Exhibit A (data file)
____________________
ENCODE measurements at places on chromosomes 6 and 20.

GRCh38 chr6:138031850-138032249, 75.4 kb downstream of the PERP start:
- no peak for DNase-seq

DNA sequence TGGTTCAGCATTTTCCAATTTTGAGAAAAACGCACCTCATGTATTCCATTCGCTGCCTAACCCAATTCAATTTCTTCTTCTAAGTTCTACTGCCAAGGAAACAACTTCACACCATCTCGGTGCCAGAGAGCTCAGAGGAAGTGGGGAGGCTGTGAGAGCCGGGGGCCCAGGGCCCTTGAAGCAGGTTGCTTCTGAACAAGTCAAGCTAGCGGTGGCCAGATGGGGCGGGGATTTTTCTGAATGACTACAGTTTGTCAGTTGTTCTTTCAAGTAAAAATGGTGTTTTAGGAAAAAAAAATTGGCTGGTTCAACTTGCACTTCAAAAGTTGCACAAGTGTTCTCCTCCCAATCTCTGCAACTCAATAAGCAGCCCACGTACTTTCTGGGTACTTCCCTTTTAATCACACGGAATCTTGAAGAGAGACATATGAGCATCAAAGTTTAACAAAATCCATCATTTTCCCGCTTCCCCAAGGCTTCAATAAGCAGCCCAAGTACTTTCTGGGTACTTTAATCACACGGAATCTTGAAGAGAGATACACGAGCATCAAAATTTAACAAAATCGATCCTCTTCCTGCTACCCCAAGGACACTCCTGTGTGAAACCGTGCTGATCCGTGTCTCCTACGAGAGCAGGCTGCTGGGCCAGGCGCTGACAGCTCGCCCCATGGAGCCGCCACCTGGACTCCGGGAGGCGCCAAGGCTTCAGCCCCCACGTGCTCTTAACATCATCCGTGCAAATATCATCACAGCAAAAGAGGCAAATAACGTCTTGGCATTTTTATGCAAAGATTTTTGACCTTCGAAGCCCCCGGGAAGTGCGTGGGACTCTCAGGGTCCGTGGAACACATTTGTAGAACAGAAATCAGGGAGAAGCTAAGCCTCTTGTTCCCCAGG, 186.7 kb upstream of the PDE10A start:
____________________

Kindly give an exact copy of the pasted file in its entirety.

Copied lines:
ENCODE measurements at places on chromosomes 6 and 20.

GRCh38 chr6:138031850-138032249, 75.4 kb downstream of the PERP start:
- no peak for DNase-seq

DNA sequence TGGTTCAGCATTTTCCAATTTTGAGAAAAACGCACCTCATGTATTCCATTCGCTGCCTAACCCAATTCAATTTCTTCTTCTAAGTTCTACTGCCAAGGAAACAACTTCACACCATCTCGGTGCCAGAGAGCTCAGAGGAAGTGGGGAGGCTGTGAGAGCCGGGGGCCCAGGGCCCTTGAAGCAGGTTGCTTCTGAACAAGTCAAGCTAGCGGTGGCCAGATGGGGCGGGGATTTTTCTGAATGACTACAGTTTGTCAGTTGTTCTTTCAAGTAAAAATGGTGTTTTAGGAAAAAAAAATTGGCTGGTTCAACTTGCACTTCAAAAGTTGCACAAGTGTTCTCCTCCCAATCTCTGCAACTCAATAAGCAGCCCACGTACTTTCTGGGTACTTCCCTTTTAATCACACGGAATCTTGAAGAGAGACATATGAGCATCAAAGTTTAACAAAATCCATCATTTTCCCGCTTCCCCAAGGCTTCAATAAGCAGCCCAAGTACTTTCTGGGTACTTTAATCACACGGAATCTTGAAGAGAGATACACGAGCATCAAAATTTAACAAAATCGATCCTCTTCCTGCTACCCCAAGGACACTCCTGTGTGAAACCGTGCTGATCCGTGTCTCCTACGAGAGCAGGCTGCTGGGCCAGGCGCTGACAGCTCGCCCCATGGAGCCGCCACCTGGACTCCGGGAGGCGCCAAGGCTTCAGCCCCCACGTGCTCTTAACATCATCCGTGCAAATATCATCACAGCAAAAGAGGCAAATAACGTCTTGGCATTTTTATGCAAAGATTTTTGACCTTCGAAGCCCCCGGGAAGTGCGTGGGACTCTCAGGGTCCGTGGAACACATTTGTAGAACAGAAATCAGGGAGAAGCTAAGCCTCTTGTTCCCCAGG, 186.7 kb upstream of the PDE10A start: